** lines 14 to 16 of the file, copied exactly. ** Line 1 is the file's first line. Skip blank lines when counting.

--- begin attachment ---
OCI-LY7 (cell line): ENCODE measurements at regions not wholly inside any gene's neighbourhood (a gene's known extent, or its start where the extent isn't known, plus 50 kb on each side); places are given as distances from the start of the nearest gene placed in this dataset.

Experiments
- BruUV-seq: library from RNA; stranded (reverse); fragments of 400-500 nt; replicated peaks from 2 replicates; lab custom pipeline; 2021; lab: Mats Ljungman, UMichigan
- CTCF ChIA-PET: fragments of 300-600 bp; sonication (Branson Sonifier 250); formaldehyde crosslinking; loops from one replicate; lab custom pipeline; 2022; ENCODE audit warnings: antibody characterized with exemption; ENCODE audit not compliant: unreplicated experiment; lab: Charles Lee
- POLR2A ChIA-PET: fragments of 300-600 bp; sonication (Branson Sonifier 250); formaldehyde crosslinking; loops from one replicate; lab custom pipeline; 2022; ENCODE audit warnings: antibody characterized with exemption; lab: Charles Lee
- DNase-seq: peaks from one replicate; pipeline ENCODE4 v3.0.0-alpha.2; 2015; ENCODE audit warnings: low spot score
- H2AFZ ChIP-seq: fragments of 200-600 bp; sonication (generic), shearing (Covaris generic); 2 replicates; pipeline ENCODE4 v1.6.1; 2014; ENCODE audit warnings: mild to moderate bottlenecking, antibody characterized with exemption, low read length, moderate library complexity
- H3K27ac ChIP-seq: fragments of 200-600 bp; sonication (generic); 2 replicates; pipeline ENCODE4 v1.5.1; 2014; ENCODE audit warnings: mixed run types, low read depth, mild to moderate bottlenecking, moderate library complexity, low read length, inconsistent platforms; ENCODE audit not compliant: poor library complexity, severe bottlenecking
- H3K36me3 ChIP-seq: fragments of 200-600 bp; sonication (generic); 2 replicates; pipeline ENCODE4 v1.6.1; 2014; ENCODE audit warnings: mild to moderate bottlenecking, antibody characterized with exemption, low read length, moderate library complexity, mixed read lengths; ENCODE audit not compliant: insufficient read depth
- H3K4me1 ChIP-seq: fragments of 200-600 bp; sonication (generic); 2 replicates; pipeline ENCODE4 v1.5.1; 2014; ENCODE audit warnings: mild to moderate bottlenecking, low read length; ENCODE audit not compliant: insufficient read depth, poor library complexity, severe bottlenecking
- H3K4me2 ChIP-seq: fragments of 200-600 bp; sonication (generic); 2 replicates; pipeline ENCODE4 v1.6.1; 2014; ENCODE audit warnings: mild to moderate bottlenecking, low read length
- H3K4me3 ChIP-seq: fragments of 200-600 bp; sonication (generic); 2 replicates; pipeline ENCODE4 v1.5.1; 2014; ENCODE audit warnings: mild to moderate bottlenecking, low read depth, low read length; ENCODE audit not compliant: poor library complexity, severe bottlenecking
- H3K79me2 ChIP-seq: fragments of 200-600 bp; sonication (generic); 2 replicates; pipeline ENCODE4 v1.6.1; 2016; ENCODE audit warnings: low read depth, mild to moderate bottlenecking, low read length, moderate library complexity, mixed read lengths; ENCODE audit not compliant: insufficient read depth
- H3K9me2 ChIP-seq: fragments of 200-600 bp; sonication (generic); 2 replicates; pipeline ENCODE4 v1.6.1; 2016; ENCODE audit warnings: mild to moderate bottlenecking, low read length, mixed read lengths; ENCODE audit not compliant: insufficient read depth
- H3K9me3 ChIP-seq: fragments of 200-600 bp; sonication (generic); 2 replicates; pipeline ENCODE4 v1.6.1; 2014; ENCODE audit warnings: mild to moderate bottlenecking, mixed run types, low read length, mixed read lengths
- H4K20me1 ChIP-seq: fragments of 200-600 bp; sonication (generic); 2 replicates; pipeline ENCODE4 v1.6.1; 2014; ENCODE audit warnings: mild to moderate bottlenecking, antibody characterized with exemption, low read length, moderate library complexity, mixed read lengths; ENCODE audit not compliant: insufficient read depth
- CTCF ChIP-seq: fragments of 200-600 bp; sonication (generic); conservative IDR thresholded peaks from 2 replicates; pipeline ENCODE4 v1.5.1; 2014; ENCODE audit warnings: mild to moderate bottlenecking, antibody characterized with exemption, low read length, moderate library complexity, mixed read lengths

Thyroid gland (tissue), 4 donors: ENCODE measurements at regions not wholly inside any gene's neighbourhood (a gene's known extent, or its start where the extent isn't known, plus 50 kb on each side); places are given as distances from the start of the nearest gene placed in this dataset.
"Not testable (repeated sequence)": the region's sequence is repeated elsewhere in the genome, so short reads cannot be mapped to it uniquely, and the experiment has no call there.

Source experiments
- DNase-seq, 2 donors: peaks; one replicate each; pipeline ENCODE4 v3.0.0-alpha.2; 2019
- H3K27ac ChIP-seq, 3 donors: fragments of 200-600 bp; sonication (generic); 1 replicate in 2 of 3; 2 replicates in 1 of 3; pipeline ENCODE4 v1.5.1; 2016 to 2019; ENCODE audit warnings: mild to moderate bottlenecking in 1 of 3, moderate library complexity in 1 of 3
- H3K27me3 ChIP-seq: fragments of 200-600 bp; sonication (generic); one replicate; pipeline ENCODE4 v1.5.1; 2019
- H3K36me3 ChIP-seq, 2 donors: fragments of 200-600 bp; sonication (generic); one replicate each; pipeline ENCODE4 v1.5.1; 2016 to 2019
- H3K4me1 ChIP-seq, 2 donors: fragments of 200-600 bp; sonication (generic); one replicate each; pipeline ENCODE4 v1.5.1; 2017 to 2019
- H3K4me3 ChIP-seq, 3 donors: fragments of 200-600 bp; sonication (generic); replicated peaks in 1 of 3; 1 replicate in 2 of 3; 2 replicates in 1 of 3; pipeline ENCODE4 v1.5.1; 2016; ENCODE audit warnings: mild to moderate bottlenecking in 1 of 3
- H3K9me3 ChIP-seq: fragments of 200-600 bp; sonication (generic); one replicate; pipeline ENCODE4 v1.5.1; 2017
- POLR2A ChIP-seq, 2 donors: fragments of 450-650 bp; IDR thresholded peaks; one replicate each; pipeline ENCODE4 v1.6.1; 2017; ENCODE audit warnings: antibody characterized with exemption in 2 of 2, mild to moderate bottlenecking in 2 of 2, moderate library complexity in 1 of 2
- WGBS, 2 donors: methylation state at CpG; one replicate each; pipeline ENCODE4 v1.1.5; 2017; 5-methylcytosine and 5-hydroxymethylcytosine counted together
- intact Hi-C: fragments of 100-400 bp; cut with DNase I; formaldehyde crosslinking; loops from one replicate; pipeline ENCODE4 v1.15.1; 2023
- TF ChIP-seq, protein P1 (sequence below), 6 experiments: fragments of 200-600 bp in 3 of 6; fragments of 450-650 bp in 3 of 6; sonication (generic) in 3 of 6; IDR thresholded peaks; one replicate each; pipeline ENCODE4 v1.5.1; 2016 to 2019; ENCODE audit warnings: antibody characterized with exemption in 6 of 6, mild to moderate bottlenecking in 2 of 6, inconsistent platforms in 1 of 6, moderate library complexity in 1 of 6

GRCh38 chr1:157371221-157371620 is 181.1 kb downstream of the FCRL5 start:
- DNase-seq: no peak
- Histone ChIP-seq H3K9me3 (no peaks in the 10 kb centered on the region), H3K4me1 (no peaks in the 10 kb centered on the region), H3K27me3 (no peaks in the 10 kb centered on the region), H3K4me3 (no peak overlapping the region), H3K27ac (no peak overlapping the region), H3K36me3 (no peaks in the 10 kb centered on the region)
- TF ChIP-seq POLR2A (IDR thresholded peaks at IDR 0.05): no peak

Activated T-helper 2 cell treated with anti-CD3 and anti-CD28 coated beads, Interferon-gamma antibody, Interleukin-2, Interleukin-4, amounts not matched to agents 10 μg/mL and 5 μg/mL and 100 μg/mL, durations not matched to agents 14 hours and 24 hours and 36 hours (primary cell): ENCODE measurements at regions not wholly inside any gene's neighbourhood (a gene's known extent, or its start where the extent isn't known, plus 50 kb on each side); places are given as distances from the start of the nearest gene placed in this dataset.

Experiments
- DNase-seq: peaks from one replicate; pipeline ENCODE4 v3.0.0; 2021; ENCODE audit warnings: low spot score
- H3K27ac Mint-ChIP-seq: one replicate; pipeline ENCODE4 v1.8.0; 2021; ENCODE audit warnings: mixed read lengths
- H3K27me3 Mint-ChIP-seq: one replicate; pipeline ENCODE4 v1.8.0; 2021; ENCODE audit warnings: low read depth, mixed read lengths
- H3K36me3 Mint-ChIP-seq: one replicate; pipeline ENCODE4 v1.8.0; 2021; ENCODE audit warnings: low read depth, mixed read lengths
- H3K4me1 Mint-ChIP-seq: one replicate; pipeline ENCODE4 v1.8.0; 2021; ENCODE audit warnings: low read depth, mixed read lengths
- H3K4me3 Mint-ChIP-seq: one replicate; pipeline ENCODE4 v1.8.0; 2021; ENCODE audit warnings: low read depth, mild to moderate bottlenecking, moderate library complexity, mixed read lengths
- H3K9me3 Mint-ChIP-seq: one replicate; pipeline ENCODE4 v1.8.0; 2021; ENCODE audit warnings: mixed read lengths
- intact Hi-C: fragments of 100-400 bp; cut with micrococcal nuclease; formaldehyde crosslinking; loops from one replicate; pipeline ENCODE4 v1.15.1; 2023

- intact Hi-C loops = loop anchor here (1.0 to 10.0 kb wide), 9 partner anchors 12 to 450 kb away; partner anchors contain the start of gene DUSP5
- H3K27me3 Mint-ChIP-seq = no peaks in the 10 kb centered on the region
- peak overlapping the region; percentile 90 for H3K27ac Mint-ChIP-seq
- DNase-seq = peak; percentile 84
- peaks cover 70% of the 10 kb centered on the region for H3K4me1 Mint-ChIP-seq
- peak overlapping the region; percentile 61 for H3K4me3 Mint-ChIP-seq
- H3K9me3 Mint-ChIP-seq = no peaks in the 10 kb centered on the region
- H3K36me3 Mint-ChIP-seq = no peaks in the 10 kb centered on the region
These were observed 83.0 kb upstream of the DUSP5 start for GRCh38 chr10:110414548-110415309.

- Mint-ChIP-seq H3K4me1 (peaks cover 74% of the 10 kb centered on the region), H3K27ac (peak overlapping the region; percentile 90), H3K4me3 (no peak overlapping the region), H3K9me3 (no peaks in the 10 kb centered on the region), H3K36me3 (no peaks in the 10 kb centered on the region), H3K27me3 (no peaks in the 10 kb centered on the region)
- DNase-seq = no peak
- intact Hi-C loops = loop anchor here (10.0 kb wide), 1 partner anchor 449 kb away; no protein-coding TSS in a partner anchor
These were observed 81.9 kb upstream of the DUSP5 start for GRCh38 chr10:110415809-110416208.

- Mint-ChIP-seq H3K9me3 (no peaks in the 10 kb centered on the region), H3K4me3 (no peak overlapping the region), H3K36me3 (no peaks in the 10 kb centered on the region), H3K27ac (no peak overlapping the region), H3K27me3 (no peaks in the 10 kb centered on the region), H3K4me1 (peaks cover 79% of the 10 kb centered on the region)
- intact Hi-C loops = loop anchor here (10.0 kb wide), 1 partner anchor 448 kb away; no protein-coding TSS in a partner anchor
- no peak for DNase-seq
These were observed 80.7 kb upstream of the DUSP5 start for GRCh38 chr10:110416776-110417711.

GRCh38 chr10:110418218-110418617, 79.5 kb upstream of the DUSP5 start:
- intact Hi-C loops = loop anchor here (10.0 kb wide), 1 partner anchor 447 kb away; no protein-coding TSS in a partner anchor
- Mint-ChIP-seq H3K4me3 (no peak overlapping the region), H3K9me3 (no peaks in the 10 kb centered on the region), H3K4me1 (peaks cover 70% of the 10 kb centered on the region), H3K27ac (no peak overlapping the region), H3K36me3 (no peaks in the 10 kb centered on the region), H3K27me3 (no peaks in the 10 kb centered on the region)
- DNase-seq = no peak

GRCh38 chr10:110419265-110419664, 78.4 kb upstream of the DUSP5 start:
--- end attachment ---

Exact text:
- H3K9me2 ChIP-seq: fragments of 200-600 bp; sonication (generic); 2 replicates; pipeline ENCODE4 v1.6.1; 2016; ENCODE audit warnings: mild to moderate bottlenecking, low read length, mixed read lengths; ENCODE audit not compliant: insufficient read depth
- H3K9me3 ChIP-seq: fragments of 200-600 bp; sonication (generic); 2 replicates; pipeline ENCODE4 v1.6.1; 2014; ENCODE audit warnings: mild to moderate bottlenecking, mixed run types, low read length, mixed read lengths
- H4K20me1 ChIP-seq: fragments of 200-600 bp; sonication (generic); 2 replicates; pipeline ENCODE4 v1.6.1; 2014; ENCODE audit warnings: mild to moderate bottlenecking, antibody characterized with exemption, low read length, moderate library complexity, mixed read lengths; ENCODE audit not compliant: insufficient read depth